The idea undocumented immigrants bring an influx of crime is a claim repeated so often it's widely assumed to be true. Instead, the reverse is the case, at least in Texas, according to the first study to test it directly. Facts are often powerless to change a popular narrative on such an emotive issue, but it’s scientists' duty to find them anyway.
The belief undocumented immigrants (often referred to as illegal immigrants) are drivers of crime is so pervasive it was the cornerstone of a submission to the US Supreme Court this year, but there was almost no evidence to support it.
Dr Michael Light of the University of Wisconsin-Madison obtained access to the data on 1.8 million arrests in Texas between 2012 and 2018. Light and colleagues compared the proportion of crime committed by immigrants with their share of the Texas population, and then further broke this down between those with legal permission for entry and those without.
In Proceedings of the National Academy of Sciences, Light and co-authors report results that are very clear: Undocumented immigrants are drastically less likely to be arrested for a wide range of crimes than either US citizens or those with permits. Their arrest rate is half that of US-born citizens for violent crimes, and even lower for homicide. They are only 40 percent as likely to be arrested for drug crimes, which drops to a quarter for property crimes. Legal immigrants fall around halfway between the two groups on every measure other than for traffic violations, where they outnumber either group.
Calculations like this rely on estimates of the number of people living in the state without formal recognition, which are naturally somewhat imprecise. Yet the paper notes the differences are so stark even a substantial downward revision of immigrant numbers would barely change the conclusion.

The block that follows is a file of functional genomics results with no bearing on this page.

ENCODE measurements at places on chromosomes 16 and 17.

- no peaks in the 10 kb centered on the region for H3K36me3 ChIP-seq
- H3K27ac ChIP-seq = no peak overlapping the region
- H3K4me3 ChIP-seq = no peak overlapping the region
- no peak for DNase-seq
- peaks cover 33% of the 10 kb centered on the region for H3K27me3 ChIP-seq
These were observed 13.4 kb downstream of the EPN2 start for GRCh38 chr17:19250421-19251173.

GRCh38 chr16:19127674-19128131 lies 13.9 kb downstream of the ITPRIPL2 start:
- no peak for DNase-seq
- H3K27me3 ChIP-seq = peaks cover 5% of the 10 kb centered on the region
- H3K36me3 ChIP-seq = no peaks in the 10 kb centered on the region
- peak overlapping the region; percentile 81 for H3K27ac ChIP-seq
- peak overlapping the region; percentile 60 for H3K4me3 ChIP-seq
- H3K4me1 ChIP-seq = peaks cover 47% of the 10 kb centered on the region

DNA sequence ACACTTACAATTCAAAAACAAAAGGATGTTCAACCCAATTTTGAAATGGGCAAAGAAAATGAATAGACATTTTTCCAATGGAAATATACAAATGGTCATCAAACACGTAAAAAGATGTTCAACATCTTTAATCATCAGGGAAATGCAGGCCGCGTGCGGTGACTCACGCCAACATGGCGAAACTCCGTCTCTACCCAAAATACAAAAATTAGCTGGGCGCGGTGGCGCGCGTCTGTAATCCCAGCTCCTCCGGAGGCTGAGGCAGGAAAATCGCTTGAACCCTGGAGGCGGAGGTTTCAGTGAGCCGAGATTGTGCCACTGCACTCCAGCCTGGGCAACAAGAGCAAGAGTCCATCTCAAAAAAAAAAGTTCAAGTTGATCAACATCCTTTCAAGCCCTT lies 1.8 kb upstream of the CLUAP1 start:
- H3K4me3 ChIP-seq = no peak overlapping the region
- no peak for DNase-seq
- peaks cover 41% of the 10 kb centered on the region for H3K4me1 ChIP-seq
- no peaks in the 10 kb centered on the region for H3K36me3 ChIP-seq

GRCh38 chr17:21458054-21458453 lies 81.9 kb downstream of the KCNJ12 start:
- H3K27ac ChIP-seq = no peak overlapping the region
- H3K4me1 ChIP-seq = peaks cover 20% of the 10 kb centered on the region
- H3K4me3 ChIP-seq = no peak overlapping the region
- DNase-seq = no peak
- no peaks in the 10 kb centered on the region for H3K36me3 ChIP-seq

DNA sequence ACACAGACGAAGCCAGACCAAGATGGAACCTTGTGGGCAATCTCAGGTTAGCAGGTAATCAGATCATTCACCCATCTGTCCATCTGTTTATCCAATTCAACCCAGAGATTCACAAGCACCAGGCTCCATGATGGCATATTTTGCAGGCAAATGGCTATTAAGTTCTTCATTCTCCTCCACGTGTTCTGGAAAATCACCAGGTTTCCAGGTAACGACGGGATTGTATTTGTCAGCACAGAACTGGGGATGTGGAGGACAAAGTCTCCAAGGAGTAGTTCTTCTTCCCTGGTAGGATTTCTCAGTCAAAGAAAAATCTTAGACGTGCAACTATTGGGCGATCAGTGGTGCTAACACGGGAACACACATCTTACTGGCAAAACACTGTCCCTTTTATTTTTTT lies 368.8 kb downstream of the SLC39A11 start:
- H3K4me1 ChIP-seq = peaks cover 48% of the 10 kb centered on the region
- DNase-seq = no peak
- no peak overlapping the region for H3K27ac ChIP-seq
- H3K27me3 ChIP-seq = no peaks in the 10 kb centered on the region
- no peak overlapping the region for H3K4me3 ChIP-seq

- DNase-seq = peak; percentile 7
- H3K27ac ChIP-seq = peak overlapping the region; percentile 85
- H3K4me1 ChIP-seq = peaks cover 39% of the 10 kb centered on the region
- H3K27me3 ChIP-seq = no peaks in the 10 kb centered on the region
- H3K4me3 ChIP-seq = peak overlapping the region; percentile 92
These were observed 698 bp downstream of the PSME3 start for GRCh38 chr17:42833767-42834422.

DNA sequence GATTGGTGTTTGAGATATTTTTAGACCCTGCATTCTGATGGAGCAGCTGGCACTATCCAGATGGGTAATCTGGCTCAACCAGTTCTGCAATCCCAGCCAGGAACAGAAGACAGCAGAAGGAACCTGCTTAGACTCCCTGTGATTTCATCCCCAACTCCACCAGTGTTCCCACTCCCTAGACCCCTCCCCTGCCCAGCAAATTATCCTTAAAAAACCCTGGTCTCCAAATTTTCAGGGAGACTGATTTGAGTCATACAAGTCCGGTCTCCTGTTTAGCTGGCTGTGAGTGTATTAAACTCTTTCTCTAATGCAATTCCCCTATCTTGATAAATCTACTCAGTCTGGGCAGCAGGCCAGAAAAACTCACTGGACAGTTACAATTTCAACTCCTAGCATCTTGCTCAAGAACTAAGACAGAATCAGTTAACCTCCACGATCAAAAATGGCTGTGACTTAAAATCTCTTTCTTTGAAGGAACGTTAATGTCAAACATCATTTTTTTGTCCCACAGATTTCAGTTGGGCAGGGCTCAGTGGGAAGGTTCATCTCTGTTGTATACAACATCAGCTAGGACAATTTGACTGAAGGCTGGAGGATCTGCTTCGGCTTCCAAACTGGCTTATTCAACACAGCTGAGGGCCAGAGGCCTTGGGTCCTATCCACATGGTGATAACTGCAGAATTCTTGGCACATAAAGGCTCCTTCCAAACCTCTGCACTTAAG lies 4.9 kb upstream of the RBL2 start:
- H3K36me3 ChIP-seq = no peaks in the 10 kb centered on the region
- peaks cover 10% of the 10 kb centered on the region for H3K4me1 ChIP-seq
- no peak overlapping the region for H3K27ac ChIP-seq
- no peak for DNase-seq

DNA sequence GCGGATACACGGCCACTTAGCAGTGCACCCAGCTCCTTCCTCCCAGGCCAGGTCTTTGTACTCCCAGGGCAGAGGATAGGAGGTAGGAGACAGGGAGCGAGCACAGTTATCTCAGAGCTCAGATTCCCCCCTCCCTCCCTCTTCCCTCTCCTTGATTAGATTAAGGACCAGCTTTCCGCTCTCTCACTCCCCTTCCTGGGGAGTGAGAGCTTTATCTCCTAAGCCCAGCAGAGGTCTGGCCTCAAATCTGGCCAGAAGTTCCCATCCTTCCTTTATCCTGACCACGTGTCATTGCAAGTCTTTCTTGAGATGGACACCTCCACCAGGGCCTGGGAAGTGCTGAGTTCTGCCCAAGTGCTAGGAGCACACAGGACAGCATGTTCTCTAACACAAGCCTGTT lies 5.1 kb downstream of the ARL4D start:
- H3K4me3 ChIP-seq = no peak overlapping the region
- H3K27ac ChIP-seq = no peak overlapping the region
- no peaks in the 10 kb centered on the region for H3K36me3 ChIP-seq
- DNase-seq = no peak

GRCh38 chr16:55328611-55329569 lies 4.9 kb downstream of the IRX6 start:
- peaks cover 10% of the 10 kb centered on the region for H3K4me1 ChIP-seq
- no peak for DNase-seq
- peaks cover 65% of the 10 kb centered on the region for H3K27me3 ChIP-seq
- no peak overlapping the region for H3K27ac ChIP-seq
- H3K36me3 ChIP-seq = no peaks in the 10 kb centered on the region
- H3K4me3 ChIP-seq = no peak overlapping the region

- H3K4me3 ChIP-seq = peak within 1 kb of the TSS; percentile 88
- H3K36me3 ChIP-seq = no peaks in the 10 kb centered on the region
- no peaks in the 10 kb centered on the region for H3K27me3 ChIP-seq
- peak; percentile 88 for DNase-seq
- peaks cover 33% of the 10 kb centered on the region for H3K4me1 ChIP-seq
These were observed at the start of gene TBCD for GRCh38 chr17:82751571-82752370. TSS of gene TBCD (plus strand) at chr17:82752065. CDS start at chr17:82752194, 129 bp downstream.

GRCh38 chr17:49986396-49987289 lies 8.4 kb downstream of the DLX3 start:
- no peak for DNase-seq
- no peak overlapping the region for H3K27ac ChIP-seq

Studies worldwide have long shown that legally approved immigrants are less likely to commit crimes than native-born citizens. However, a lack of data has prevented the question from being properly tested for those without papers. Previous studies have either relied on unreliable proxy measures or have not been peer-reviewed. Their results conflicted with each other. Unlike other states (and many countries), Texas reliably records the immigration status of arrestees, giving Light the means to properly investigate the issue for the first time.
The paper notes that “the federal government now spends more on immigration enforcement than all other principle criminal law enforcement agencies combined.” As Light pointed out in a statement: "If the plan was to make communities safer… through deportation, it did not deliver on that promise."
Arrests and crime rates are not identical of course. Theoretically undocumented immigrants might be committing as many crimes as their counterparts but seldom being arrested. However, it strains credibility to believe police forces are going easy on undocumented immigrants.
The results are similar if convictions replace arrests as the metric used.